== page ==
Sunday morning bliss.
She puckers up for a kiss.
Spring blooms bright with love.
Winter was particularly ruff for my little handsome man, Rex.
Life in the snow belt is often a cruel and slippery slope.
And this year even more so for a 7 pound pup who hails from Alabama.
Rex is typically a trooper, but the towering ice coated snow drifts were already wearing him down by the time a mid April blizzard hit.
My boy grew anxious, chewing on his dog tags in frustration.
But Rex is doing better now.
He has returned to his cozy loveseat on the sun porch where he naps to the cardinals’ spring serenade each day after breakfast.
Though I do catch an open eye on occasion. Rex remains very focused on the one remaining snowdrift next to our shady garage.
My little watch dog wants to make sure it continues to melt.
For that matter, so do I.
My little friend and I were both up early to celebrate the first day of spring.
Sure, I understand the calendars say it arrived a month ago.
But the residents of Minnesota must have missed the memo.
Up here in the ‘bold north’ we’ve been breaking the kind of records that no one ever wants to break.
For example, surviving the coldest April in recorded history.
And also what definitely seemed like the longest winter of my life.
After last weekend’s blizzard our moods had gone south and were almost as heavy as the snow.
Still by midweek on a walk I’d discovered one beacon of hope atop a light post overlooking a soccer field.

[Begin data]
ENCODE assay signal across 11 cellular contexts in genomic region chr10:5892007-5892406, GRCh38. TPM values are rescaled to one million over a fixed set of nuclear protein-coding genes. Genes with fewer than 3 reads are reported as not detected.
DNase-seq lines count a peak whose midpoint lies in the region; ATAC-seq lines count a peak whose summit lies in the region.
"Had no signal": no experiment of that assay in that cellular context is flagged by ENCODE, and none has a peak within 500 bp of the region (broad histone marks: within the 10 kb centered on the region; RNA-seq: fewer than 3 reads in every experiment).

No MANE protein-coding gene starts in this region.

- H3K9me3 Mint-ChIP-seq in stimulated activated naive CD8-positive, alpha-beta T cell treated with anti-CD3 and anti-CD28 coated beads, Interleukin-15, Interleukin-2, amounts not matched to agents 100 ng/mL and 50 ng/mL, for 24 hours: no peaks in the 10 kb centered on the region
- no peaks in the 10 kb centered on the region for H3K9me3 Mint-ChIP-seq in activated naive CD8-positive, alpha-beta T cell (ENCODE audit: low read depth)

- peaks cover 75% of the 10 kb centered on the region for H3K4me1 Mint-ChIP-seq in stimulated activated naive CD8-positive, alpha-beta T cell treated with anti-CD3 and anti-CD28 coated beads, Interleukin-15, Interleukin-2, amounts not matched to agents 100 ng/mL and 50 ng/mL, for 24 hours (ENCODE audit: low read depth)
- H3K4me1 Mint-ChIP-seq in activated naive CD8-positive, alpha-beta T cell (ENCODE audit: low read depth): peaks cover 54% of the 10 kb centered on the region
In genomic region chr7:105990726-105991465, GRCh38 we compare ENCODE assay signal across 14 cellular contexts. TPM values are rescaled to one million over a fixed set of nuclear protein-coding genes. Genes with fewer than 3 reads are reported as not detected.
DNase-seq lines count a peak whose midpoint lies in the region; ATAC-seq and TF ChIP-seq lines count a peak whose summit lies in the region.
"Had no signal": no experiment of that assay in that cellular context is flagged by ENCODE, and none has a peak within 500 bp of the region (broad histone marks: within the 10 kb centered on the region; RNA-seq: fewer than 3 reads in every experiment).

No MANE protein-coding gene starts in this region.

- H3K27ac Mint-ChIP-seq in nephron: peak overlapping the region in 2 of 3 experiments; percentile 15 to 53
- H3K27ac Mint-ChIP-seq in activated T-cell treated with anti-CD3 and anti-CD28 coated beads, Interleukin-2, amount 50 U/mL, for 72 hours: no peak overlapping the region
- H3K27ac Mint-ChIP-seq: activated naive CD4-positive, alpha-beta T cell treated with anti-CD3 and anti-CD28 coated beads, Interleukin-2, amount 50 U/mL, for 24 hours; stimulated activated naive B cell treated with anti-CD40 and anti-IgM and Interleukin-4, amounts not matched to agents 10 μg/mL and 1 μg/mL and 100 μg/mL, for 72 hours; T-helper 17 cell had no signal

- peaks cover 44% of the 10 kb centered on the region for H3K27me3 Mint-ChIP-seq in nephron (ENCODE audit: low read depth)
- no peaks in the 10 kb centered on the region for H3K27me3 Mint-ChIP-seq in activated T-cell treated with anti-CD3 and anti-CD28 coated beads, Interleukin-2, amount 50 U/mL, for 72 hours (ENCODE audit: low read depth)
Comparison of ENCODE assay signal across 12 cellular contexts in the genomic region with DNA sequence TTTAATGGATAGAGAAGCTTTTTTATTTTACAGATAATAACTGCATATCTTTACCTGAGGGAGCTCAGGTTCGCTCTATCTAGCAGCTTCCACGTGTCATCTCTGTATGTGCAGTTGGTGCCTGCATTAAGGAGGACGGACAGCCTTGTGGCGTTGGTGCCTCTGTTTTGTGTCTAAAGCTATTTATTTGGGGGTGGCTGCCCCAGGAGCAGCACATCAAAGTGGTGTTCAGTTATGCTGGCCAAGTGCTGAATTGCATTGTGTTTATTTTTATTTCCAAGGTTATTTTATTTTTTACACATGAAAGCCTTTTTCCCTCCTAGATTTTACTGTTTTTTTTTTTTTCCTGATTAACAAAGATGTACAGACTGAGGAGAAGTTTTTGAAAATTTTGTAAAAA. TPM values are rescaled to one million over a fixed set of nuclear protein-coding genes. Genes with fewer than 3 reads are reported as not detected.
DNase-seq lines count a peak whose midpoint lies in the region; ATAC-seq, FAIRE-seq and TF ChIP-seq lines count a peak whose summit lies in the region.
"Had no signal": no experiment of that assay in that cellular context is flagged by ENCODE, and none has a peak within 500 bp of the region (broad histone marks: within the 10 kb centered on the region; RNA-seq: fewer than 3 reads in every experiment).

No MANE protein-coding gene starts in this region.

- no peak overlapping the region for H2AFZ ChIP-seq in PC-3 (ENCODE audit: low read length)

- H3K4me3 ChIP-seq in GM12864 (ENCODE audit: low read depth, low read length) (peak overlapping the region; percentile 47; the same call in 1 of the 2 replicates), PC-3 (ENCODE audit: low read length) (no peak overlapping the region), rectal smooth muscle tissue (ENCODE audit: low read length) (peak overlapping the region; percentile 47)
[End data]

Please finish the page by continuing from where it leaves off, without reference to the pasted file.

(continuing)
It was a bold and beautiful bald eagle sitting on her favorite nest.
Apparently she’d just returned to the state as she knew spring was finally about to arrive.
I knew it as well today as the sun melted the last of the snow while I walked for hours out in the country.
I guess good things really do come to those who wait.
And I’m not going to miss one single thing.
I’d stopped early at the animal shelter one day last fall just as the doors opened.
My beloved 14 year corgi Maddie had passed away just a month before.
I had viewed a couple of dogs on the shelter’s website that I just wanted to meet.
At least that’s what I told myself anyway.
But I knew deep inside that if one of the canines tugged enough at my heart strings, that dog could be going home with me.
My rational side had reasoned that at some point I might take on another small senior dog. Or perhaps one with special needs.
The first pup I wanted to met that September day came with a sweet little expression. She was a little toy poodle, about eight years old.
She was also blind.
I was the first shelter visitor to approach the service desk. I told the staffer that I wanted to meet this very special girl.
I heard a soft sigh.
It was coming from someone behind me.
I turned to see a blonde 30 something woman in glasses that were fogging up.
She seemed to be crying.
The woman also wanted to meet the same little white poodle.
Her tears were gentle, but they unnerved me some.
The shelter staffer told the woman behind me since I’d arrived right before her, I would be meeting the poodle first and have the first chance at the little dog’s adoption.
The woman nodded.
She fully understood, but her eyes were still moist.
I had to do something.
I turned back to the staffer at the desk and said, “I would really like it if the woman behind me gets the chance to meet the poodle first. Then if she doesn’t take her home, I still want to meet her.”